Tags: fifa | corruption | world cup | qatar | migrant workers

WaPo: Human Price of FIFA Corruption Easily Seen in Qatar

WaPo: Human Price of FIFA Corruption Easily Seen in Qatar
Foreign laborers working on the construction site of the al-Wakrah football stadium, one of the Qatar's 2022 World Cup stadiums. (Marwan Naamani/AFP/Getty Images)

By    |   Thursday, 28 May 2015 01:26 PM

The FIFA corruption scandal is not simply a massive white-collar crime but may also be the cause of untold real-world suffering, The Washington Post reported.

The newspaper said the most obvious example stems from the decision to award the 2022 World Cup to Qatar, whose record of human rights abuses seemed to be confirmed as the country began building the infrastructure to host the event: migrant workers deaths have been on the rise, with a total death toll of 964 in 2012 and 2013, The Guardian reported. 

Other sources put the toll even higher, though it's unclear how many of the deaths are directly associated with preparations for the World Cup.

Nevertheless, the Post said that if current trends continue, by one estimate 4,000 workers will die in Qatar by the time the World Cup is held in 2022.

For its part, the country has previously pledged to address worker safety concerns and told the Guardian that it was reforming its labor laws and practices. But, as the Post said, regardless of any possible reforms, Qatar has a "troubled record when it comes to poor worker safety."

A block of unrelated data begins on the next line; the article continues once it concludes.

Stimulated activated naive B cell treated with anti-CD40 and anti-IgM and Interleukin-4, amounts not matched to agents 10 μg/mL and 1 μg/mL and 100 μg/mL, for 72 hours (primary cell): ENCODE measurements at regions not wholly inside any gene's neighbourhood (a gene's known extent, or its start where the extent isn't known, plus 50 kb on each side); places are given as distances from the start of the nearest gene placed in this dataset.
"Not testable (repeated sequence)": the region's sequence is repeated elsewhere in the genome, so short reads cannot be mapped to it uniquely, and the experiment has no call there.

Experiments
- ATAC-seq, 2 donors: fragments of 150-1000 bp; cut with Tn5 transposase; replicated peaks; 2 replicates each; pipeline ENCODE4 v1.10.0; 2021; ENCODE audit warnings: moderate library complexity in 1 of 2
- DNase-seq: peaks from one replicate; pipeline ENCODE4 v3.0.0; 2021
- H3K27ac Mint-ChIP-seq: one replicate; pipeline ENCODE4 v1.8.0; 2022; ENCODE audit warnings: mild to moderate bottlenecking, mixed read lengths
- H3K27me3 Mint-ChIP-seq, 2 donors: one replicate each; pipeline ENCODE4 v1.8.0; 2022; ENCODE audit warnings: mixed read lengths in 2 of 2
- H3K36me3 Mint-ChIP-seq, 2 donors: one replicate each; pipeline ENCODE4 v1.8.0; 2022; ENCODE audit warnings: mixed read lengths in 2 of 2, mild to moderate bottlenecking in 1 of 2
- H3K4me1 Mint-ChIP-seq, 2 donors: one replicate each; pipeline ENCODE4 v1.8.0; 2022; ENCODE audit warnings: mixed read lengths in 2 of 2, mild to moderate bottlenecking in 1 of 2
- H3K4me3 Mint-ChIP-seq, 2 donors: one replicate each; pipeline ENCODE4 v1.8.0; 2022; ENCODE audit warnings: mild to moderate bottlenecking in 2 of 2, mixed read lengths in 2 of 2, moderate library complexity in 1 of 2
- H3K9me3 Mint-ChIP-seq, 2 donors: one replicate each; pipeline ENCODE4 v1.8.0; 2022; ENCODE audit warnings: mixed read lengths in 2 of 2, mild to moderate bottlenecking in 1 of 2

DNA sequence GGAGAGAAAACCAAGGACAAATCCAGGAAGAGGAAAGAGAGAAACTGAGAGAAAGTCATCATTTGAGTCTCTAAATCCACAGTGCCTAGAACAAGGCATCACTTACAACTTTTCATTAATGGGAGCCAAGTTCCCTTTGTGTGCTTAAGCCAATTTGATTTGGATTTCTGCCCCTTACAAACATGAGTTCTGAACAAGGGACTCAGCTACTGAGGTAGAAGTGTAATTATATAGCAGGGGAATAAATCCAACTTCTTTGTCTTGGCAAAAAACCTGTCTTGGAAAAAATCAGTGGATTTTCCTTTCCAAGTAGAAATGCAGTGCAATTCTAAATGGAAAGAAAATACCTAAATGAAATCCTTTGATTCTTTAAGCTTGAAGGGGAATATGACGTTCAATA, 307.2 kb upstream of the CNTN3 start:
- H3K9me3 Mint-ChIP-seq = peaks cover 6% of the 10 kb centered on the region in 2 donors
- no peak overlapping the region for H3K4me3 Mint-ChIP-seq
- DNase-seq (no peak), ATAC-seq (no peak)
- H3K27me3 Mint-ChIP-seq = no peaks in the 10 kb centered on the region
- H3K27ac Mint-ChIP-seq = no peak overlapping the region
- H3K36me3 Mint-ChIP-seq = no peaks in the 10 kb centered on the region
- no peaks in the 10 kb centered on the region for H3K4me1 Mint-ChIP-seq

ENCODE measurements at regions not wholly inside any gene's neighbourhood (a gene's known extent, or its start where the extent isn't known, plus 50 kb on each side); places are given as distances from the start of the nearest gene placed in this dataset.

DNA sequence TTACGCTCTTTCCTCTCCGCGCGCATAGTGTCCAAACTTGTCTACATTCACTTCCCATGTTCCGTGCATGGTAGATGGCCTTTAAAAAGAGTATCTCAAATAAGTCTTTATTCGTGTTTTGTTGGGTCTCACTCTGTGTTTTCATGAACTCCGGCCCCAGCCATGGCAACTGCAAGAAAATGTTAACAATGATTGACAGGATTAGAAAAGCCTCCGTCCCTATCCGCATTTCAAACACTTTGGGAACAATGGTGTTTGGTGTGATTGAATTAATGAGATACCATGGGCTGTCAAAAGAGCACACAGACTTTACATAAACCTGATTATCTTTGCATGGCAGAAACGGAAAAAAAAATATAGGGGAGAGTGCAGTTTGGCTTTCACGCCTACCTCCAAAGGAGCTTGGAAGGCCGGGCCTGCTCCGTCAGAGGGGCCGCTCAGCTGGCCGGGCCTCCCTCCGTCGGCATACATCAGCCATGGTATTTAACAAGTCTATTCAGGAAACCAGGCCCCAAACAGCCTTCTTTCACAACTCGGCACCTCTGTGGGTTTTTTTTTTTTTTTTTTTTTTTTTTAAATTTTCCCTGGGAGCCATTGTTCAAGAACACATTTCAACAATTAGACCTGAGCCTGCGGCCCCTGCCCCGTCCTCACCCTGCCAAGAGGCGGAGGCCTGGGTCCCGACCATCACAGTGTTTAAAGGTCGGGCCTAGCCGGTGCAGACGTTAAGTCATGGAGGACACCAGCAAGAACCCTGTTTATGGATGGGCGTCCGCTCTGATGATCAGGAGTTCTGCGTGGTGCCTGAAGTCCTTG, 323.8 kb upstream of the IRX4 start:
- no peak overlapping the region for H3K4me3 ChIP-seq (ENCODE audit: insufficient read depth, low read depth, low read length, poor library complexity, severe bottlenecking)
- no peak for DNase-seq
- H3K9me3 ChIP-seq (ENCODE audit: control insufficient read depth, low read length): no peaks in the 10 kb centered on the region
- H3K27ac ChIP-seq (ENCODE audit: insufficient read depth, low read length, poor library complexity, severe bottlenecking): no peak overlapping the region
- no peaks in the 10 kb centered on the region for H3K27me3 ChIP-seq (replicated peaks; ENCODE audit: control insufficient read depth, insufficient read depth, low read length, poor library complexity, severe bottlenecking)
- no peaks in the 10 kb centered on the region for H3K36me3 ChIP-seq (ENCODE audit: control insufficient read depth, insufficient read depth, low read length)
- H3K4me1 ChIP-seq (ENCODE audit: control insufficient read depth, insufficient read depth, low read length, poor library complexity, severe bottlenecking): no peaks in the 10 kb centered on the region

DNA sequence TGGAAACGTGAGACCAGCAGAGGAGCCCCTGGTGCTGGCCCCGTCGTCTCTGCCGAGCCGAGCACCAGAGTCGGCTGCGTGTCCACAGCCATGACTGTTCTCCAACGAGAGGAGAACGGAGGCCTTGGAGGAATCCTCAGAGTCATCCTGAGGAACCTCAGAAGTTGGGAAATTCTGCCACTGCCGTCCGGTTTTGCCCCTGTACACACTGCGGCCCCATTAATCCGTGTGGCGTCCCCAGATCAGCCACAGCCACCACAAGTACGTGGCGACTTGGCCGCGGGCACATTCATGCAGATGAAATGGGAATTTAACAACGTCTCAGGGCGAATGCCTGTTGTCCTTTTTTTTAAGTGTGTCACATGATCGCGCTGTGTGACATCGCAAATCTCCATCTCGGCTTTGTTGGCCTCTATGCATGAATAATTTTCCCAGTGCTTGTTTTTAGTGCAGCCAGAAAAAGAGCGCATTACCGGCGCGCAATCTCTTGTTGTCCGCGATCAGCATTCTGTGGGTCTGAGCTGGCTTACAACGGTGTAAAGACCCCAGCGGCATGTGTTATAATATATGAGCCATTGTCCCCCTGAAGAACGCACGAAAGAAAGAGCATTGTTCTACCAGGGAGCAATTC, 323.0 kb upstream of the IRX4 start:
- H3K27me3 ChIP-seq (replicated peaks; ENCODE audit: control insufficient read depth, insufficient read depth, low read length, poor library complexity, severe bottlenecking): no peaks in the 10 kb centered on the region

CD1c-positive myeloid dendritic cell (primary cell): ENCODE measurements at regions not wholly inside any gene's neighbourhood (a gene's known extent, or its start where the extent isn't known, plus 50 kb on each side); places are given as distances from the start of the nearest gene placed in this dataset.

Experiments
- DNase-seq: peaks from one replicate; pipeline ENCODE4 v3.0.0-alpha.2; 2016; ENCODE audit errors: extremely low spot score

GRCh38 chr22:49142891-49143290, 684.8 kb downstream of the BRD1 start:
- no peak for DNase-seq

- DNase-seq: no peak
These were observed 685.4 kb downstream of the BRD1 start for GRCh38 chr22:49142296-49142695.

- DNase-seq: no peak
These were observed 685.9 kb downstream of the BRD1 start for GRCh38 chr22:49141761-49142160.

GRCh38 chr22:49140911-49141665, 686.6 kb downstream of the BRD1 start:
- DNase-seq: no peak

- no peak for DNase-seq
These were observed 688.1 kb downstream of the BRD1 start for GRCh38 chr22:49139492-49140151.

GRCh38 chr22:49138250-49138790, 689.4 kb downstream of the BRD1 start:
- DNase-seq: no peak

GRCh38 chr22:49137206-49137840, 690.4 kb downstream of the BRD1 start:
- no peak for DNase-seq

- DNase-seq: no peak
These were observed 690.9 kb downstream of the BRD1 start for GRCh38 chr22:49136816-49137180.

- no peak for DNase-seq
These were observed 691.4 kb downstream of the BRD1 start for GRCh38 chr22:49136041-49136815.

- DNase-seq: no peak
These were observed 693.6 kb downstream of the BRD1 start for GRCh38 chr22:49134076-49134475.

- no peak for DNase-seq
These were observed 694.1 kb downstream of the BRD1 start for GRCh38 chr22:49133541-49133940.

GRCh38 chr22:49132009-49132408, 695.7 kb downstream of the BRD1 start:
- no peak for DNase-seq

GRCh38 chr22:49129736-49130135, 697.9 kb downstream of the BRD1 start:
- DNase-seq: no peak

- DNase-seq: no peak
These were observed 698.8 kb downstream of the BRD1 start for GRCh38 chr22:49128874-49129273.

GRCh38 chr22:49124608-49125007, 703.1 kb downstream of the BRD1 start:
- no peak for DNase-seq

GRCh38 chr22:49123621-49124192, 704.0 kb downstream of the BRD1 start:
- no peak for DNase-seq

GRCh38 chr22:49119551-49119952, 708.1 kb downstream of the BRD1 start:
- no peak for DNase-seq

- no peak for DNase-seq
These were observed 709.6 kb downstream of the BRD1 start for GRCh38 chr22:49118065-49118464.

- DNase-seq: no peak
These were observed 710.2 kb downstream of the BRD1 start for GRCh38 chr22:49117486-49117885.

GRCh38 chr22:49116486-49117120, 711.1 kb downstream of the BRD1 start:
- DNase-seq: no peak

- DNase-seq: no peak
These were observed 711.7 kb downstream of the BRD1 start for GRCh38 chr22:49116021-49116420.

The newspaper said that the root of the problem comes from country's governing system, called "kafala," which dictates how many workers can enter the country. It essentially puts workers under the complete control of their employers, leaving them vulnerable to exploitation and abuse.

The Justice Department's investigation into a number of senior FIFA officials on charges of money laundering, racketeering, bribery, and fraud has prompted Swiss authorities to open an inquiry into the 2010 process which awarded Qatar the right to host the games.

"If FIFA board members did indeed accept bribes from Qatar to let it host the 2022 cup, it would show how backroom corruption can have real human consequences," the Post said.

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The FIFA corruption scandal is not simply a massive white-collar crime but may also be the cause of untold real-world suffering, The Washington Post reported.
fifa, corruption, world cup, qatar, migrant workers
302
2015-26-28
Thursday, 28 May 2015 01:26 PM
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